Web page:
All Things Considered | New Hampshire Public Radio

All Things Considered

Weekdays at 4 pm

Every weekday, local host, Peter Biello, and national hosts Audie Cornish, Kelly McEvers, Ari Shapiro, and Robert Siegel present two hours of breaking news mixed with compelling analysis, insightful commentaries, interviews, and special -- sometimes quirky -- features from NHPR and NPR.

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Coronavirus cases keep increasing at alarming rates across the country, and this comes as many school districts are wrestling with when and how to reopen. It is not an easy decision. There's the issue of safety, and that's complicated because students, teachers and parents all have different COVID-19 risk levels. Then there's how to teach students virtually or partially online and partially in a classroom and how to support low-income students without adequate Internet access and students with learning disabilities.

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A military helicopter descends into an Afghan mountain valley surrounded by switchbacks to a U.S. Army outpost-turned-sitting target for Taliban fighters.

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UNIDENTIFIED ACTOR #1: (As character) Captain - how're you doing, sir? Welcome to the dark side of the moon, gentlemen.

UNIDENTIFIED ACTOR #2: (As character) Delighted, sir.

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Experienced birders might be familiar with the sounds of the white-throated sparrow. Some say the end of the call sounds like the word Canada repeated several times.

June 2020 was a pride month that looked different from past years, and not just because people were socially distancing and wearing masks: Demonstrations for LGBTQ equality overlapped with protests against violence and systemic racism against Black people.

At the intersection of these two fights for equality are Black transgender people.

Imara Jones, an independent journalist and founder of TransLash media, told NPR's All Things Considered, that this moment has been "a crucible."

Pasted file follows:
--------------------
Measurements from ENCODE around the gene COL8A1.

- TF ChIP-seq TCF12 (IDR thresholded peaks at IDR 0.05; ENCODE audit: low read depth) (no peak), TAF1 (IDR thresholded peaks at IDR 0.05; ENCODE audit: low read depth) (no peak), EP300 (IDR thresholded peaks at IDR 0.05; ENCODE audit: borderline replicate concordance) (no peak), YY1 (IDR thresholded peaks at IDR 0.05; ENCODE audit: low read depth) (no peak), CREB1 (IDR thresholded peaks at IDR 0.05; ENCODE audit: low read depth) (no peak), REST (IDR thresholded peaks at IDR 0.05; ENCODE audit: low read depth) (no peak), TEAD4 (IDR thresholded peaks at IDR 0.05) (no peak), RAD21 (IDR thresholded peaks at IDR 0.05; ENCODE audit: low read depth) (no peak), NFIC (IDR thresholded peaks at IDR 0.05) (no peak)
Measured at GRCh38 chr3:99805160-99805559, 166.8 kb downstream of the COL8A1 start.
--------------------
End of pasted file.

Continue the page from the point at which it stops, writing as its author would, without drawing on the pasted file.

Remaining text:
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To Arizona now, where the state is reporting some of the worst coronavirus numbers in the country. Hospitals are filling up. The Republican governor, Doug Ducey, is asking for help. NPR's Will Stone has the latest.

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The surge in COVID-19 infections throughout Alabama is forcing Gov. Kay Ivey to rethink plans to reopen the state.

For the last seven days, Alabama has logged an average of nearly 1,000 new daily coronavirus cases, with hospitalizations at their highest level since the pandemic began.

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This week, Bob Dylan's first album of new music in eight years, Rough and Rowdy Ways, rose to No. 2 on the Billboard albums chart, making him the first ever artist to have a Top 40 album in every decade since the 1960s. But Bob Dylan is not alone in making vital new music well into what some might call his "retirement" years.

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Tourism has been decimated by coronavirus closures. And that's been especially tough in areas that rely heavily on seasonal dollars, like the Berkshires in western Massachusetts. Andrea Shea of member station WBUR reports on the region's creative economy now shut down by the pandemic.

ANDREA SHEA, BYLINE: During a normal summer, 350,000 visitors set up blankets and coolers on the lawn at the Tanglewood Music Festival in Lenox to hear music in the open air.

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Many immigrants have inspiring stories. Then there's Janis Shinwari, who worked eight years as an Afghan interpreter with the U.S. military in some of the most dangerous parts of his homeland.

"During his service, he saved the lives of five American soldiers. That is not something many people can say," Ken Cuccinelli, the acting director of Citizenship and Immigration Services.

The drugmaker behind the experimental COVID-19 treatment remdesivir has announced how much it will charge for the drug, after months of speculation as the company tried to figure out how to balance profit and public health needs in the middle of a pandemic.

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Dungeons and Dragons is reconsidering what it means to be evil.

The classic role playing game's publisher, Wizards of the Coast, recently announced some changes it was making to the game in response to the ongoing protests over racism and police violence. While this includes editing some past racist descriptions, as well as adding more diverse writers, the game's designers are also making a fundamental change to the way certain playable characters are portrayed.

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